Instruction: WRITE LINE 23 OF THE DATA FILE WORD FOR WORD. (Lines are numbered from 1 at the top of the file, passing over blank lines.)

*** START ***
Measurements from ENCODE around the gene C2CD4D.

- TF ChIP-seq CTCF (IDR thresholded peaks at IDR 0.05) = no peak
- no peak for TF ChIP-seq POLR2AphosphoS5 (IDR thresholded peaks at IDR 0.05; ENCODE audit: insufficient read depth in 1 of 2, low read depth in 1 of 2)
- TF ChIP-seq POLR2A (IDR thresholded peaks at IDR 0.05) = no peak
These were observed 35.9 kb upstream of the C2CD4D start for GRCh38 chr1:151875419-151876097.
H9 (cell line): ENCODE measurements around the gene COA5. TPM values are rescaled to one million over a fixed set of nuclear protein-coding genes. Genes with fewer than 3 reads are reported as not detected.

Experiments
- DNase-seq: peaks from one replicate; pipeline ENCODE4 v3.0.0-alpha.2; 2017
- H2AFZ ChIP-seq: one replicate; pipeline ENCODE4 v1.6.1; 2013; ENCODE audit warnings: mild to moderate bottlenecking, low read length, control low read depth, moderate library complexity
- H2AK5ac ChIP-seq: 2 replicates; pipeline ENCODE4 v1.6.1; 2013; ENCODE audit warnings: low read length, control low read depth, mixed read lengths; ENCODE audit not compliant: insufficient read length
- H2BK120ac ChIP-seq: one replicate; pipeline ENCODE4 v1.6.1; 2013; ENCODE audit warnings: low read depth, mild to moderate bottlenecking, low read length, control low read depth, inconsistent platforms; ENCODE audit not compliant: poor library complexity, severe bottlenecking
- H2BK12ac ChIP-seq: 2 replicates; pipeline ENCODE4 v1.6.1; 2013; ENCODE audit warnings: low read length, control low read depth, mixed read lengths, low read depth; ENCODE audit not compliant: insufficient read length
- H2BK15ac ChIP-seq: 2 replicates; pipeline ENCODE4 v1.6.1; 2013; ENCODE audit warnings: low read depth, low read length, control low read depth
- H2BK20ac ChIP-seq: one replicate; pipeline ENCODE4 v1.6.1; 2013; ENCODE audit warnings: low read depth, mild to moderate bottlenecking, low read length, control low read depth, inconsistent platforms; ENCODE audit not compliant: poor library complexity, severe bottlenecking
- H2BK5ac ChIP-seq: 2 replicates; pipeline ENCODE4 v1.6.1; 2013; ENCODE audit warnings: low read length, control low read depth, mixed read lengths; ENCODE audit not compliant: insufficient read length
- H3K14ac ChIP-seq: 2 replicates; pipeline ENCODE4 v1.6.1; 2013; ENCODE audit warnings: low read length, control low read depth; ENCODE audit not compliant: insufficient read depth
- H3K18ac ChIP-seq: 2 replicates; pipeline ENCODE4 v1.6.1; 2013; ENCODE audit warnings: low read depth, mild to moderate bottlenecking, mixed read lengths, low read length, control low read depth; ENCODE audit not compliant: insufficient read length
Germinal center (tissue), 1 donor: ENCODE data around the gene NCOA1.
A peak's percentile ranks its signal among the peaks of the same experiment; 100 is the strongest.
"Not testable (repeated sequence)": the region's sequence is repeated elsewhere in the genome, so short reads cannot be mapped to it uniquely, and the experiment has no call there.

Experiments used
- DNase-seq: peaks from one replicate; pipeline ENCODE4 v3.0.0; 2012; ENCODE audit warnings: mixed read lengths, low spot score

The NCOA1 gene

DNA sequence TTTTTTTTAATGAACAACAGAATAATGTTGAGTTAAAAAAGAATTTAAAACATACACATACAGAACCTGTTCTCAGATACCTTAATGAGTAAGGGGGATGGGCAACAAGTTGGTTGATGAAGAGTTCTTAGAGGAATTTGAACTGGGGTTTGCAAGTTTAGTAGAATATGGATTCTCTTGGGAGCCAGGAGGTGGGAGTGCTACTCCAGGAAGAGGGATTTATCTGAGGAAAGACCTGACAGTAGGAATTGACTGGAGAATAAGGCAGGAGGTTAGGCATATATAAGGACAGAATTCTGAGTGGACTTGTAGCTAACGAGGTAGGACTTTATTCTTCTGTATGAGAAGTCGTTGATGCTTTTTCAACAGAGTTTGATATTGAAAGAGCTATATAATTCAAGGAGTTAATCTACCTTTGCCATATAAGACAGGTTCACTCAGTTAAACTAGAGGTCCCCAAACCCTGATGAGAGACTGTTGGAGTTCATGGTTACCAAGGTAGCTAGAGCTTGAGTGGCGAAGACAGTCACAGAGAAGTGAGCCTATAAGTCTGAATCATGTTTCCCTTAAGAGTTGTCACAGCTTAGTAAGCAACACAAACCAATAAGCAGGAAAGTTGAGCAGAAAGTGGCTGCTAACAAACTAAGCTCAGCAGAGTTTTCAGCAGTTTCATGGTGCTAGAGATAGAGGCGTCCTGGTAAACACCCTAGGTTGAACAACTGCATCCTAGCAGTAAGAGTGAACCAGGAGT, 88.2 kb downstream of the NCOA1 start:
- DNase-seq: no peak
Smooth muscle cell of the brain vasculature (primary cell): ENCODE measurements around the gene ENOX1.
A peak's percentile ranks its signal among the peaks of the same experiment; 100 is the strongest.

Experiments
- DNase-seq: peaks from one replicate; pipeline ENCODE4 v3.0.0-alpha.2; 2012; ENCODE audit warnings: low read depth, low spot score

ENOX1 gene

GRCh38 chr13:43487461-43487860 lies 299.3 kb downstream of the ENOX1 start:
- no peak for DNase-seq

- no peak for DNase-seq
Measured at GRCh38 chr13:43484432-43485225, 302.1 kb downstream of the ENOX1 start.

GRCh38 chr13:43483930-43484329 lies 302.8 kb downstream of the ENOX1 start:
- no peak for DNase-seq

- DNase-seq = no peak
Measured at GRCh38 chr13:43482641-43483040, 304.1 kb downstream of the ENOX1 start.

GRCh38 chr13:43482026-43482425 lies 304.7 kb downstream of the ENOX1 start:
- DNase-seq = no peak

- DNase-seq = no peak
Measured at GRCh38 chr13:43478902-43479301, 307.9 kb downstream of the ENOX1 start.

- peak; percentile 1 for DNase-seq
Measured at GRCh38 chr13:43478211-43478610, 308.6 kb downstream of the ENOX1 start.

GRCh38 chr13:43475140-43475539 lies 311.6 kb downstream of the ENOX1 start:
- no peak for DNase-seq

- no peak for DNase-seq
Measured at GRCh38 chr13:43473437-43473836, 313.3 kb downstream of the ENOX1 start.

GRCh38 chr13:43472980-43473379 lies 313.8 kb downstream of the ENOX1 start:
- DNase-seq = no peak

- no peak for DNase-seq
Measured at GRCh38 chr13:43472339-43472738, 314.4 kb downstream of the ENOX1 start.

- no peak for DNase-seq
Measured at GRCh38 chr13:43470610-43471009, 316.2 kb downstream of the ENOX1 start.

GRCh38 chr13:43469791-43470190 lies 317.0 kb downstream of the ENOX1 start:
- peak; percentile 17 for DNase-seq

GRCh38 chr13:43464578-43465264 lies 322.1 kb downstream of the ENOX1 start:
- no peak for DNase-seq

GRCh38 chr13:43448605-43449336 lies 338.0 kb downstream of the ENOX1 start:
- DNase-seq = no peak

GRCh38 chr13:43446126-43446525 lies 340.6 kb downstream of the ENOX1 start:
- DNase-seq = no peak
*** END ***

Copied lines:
The NCOA1 gene